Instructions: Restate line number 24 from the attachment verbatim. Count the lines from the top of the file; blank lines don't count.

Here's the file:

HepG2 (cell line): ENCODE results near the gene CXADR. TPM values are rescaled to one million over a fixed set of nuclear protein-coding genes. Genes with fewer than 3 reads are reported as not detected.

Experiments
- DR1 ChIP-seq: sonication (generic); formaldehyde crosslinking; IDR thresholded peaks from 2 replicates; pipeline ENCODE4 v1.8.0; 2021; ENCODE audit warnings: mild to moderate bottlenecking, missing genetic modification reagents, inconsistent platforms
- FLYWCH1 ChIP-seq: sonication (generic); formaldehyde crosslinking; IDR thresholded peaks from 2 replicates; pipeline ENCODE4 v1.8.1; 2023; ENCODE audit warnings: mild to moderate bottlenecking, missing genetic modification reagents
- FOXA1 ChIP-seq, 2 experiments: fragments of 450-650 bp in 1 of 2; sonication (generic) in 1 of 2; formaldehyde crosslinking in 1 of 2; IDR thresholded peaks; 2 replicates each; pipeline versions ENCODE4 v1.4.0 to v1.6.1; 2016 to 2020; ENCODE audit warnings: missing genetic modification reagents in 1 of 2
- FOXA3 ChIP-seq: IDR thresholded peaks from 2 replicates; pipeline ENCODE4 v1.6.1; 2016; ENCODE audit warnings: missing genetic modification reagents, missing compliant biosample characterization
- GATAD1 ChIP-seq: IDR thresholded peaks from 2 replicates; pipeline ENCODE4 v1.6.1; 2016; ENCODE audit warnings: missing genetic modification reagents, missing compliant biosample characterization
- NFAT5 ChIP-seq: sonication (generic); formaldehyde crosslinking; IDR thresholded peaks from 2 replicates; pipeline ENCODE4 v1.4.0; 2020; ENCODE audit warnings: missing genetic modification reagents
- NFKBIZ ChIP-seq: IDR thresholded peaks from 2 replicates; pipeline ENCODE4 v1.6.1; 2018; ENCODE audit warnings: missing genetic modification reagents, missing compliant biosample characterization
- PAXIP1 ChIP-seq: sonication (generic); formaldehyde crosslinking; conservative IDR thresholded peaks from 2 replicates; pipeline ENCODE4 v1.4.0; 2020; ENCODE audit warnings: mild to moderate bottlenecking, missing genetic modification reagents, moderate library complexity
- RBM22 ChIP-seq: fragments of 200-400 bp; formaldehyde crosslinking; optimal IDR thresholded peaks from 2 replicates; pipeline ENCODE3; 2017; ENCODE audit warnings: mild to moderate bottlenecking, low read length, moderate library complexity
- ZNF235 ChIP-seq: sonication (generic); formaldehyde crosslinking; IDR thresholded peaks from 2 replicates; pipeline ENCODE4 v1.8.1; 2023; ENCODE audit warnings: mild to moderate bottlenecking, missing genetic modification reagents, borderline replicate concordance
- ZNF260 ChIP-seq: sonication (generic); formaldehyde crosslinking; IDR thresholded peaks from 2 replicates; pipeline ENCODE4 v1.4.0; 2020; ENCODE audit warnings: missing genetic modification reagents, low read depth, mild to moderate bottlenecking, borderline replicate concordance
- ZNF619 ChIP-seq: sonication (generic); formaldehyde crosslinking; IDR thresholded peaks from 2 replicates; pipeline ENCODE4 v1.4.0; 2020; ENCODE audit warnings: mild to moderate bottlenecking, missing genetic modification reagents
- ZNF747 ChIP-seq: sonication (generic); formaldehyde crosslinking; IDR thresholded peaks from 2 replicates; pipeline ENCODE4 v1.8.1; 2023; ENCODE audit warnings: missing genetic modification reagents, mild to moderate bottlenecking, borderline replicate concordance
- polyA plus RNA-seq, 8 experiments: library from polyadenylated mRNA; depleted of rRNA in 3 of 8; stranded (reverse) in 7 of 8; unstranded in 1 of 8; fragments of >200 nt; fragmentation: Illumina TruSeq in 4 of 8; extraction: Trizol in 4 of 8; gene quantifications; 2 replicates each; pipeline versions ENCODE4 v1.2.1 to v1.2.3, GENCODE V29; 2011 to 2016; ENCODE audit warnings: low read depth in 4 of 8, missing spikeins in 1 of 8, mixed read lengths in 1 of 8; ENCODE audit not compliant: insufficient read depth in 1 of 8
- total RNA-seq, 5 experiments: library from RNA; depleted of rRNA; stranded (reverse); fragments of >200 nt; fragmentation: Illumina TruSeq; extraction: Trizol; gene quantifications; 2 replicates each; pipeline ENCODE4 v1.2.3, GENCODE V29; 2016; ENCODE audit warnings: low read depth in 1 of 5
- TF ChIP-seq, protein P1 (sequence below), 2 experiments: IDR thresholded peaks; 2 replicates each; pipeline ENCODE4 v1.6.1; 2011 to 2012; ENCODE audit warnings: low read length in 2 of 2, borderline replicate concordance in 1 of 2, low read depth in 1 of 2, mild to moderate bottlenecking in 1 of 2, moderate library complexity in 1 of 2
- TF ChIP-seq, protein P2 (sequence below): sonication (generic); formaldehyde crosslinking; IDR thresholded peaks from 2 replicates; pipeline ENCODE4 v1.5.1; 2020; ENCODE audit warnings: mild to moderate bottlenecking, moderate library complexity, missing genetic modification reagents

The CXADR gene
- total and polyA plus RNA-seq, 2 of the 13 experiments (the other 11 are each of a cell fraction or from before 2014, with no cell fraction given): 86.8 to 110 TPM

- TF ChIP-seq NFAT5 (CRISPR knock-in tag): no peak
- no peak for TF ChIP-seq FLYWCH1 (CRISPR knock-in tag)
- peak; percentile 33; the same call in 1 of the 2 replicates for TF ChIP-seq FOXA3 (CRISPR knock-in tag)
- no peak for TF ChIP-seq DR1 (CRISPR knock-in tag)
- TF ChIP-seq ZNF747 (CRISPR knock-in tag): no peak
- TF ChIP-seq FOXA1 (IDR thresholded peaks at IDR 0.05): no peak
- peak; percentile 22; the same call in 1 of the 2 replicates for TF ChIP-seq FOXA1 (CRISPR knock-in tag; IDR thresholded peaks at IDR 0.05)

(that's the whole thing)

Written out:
- peak; percentile 33; the same call in 1 of the 2 replicates for TF ChIP-seq FOXA3 (CRISPR knock-in tag)